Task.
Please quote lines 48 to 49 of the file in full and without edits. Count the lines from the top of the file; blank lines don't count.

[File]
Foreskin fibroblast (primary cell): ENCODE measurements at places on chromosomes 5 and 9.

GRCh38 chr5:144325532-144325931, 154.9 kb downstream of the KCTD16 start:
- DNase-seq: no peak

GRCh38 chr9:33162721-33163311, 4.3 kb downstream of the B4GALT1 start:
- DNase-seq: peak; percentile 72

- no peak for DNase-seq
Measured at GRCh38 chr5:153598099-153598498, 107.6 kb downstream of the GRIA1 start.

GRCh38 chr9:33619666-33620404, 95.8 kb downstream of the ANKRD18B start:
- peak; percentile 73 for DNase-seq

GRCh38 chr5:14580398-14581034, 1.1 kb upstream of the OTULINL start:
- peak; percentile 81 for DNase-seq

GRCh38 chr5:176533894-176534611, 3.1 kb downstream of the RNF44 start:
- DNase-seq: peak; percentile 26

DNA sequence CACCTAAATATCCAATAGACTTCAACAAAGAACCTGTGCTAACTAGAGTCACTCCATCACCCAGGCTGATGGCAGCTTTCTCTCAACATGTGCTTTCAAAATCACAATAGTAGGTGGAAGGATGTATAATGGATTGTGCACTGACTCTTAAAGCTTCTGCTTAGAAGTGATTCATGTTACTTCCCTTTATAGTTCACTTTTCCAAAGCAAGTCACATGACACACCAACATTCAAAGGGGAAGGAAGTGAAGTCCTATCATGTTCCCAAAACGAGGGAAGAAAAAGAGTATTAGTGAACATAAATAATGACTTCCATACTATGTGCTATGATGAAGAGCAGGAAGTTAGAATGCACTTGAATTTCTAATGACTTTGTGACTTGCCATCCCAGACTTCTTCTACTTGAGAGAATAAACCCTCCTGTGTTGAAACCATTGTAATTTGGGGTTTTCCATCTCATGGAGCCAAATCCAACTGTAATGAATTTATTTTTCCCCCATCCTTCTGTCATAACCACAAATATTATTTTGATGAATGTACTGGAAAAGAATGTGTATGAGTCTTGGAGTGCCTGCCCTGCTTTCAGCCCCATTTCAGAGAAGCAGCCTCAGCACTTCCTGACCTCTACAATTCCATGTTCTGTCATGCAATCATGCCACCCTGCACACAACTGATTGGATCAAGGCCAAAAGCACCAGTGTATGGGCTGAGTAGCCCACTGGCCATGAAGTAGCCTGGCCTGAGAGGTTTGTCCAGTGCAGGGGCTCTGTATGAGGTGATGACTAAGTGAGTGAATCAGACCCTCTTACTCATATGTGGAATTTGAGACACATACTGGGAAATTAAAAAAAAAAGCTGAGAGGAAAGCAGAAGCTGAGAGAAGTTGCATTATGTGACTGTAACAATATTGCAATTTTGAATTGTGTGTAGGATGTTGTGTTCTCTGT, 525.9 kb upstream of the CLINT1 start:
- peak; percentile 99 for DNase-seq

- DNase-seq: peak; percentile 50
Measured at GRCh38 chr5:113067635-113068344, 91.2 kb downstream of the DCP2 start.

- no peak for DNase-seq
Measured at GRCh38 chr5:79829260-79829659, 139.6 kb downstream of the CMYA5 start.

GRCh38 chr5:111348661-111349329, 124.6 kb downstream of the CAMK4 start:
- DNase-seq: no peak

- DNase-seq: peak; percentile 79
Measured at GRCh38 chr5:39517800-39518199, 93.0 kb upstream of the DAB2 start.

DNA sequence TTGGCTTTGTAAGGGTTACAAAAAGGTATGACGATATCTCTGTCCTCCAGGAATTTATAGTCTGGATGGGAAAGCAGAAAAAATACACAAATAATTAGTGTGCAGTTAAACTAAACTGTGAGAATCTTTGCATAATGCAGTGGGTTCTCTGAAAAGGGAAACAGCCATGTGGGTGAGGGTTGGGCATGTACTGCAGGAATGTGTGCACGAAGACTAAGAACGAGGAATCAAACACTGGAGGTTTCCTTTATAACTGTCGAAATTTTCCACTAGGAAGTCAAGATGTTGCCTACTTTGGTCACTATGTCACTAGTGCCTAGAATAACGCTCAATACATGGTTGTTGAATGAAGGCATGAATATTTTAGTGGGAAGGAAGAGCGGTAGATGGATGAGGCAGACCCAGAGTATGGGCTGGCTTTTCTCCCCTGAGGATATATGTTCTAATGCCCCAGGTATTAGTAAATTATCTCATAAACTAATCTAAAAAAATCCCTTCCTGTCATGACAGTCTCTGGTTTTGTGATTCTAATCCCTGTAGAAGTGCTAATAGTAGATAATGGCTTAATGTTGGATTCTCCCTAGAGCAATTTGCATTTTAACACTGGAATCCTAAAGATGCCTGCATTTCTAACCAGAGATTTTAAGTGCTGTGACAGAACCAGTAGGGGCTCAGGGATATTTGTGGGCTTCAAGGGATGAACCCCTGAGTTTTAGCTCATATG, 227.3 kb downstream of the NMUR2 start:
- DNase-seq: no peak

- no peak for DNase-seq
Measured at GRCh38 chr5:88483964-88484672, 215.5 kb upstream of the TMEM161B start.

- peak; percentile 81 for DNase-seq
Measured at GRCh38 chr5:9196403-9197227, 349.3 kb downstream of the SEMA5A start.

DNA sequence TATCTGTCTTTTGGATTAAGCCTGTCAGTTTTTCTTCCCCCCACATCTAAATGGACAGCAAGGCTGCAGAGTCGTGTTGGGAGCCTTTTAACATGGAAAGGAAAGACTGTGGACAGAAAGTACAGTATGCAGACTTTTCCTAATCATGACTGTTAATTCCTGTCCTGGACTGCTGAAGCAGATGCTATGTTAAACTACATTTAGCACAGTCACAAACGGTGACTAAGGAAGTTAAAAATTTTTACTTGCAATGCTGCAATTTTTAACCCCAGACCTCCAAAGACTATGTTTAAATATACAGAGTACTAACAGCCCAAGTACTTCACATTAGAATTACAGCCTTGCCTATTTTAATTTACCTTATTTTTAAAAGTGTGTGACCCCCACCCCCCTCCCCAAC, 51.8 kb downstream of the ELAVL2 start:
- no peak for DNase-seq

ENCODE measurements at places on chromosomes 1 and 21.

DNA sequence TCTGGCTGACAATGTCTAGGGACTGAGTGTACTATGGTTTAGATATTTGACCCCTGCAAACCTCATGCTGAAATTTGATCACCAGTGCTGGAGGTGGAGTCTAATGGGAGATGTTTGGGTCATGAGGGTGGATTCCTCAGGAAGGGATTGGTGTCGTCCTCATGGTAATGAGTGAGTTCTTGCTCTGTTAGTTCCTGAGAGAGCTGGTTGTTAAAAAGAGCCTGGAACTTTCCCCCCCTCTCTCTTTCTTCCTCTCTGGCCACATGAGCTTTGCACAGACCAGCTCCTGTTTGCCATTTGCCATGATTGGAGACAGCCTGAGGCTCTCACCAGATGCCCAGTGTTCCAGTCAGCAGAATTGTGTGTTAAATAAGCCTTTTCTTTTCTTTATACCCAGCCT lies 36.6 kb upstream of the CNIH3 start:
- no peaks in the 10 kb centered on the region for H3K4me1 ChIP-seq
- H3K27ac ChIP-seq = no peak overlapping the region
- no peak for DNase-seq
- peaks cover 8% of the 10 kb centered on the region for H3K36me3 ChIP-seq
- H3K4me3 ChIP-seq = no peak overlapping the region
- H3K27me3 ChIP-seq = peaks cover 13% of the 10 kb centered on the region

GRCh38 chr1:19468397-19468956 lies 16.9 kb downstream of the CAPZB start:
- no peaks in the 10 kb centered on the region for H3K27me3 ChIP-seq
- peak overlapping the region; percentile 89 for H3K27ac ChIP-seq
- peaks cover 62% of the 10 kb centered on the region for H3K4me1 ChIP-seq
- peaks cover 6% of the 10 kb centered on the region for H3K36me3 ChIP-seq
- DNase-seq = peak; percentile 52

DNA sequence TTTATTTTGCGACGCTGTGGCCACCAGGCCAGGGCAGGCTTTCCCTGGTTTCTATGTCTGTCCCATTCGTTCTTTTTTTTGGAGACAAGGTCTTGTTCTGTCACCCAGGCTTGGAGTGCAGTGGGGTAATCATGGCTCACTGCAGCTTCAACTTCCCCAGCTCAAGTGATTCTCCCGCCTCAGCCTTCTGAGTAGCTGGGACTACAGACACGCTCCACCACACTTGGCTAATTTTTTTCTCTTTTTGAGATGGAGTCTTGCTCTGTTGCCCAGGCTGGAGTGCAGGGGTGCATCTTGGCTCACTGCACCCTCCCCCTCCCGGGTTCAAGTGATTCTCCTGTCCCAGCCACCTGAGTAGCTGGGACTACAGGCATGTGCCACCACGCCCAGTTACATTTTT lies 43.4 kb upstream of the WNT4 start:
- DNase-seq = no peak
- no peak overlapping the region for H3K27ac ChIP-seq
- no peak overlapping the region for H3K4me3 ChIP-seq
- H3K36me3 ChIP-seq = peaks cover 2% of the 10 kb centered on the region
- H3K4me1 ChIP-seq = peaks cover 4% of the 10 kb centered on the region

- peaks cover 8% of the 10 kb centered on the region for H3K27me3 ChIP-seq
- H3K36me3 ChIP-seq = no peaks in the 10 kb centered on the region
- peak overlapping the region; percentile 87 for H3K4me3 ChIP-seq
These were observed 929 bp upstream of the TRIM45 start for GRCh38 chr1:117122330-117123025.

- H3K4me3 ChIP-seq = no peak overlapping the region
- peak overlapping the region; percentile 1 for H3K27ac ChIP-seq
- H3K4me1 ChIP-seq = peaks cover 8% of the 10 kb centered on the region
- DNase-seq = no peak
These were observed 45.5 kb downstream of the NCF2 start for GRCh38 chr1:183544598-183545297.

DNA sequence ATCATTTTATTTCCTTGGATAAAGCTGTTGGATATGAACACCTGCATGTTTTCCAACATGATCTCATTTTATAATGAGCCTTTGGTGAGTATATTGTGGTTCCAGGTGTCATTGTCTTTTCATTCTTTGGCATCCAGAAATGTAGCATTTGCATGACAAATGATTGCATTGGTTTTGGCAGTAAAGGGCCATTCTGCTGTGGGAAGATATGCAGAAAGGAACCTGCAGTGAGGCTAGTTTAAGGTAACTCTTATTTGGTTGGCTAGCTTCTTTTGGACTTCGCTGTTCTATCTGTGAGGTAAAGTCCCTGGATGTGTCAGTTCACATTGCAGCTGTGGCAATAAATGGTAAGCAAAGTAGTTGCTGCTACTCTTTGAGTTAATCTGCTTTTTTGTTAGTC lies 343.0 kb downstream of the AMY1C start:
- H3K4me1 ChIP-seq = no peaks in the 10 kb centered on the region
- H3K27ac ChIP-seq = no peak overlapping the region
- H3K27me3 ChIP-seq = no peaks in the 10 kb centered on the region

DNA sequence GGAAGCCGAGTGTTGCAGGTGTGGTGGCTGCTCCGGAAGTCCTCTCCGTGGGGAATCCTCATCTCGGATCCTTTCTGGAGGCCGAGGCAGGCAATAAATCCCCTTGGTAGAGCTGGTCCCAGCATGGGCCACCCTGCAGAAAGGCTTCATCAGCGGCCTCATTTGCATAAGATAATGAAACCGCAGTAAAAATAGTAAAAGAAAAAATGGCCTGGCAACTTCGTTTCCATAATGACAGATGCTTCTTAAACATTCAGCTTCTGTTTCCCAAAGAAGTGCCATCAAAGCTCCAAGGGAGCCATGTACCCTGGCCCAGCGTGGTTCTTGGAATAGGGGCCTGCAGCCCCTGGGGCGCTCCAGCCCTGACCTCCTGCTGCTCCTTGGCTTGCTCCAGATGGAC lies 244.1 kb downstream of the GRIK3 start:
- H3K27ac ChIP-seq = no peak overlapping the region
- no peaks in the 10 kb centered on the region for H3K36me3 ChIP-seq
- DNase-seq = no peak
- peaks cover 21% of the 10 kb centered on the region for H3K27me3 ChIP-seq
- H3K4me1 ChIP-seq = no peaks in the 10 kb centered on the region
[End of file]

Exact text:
- no peak overlapping the region for H3K27ac ChIP-seq
- no peak overlapping the region for H3K4me3 ChIP-seq